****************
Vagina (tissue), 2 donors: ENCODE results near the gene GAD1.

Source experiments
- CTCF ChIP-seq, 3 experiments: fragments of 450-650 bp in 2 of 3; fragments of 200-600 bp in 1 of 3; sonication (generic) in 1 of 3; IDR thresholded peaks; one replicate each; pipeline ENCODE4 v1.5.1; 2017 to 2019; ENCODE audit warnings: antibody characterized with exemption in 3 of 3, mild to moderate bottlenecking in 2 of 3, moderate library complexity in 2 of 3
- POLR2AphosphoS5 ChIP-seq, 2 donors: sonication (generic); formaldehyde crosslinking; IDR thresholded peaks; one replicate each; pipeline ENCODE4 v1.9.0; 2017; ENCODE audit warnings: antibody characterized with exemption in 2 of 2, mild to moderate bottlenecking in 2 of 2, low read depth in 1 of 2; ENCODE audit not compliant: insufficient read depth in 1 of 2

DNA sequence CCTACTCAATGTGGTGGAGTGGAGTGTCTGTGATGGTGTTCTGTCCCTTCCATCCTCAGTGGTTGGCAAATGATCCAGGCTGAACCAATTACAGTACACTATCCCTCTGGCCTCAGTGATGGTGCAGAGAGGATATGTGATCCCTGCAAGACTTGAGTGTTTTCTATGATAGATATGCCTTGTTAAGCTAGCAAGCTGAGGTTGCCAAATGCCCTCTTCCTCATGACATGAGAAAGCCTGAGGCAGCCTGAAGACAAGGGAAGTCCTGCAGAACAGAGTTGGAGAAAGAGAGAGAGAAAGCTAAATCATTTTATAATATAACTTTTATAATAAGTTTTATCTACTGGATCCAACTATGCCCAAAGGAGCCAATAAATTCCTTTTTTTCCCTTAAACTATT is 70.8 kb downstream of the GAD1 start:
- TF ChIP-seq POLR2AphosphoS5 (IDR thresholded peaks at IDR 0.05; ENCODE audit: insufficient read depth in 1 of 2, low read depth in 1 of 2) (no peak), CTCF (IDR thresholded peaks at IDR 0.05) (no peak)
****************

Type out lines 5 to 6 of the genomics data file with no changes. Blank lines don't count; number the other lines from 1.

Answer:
DNA sequence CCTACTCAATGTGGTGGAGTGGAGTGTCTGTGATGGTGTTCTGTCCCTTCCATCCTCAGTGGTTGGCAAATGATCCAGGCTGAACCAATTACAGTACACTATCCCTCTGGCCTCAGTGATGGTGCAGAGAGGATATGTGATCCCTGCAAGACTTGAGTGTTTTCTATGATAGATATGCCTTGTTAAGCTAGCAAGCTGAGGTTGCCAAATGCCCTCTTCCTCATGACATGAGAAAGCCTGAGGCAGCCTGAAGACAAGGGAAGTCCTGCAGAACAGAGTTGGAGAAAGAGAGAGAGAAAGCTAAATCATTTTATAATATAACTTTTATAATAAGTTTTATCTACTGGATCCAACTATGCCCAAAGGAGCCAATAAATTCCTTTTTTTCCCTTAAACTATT is 70.8 kb downstream of the GAD1 start:
- TF ChIP-seq POLR2AphosphoS5 (IDR thresholded peaks at IDR 0.05; ENCODE audit: insufficient read depth in 1 of 2, low read depth in 1 of 2) (no peak), CTCF (IDR thresholded peaks at IDR 0.05) (no peak)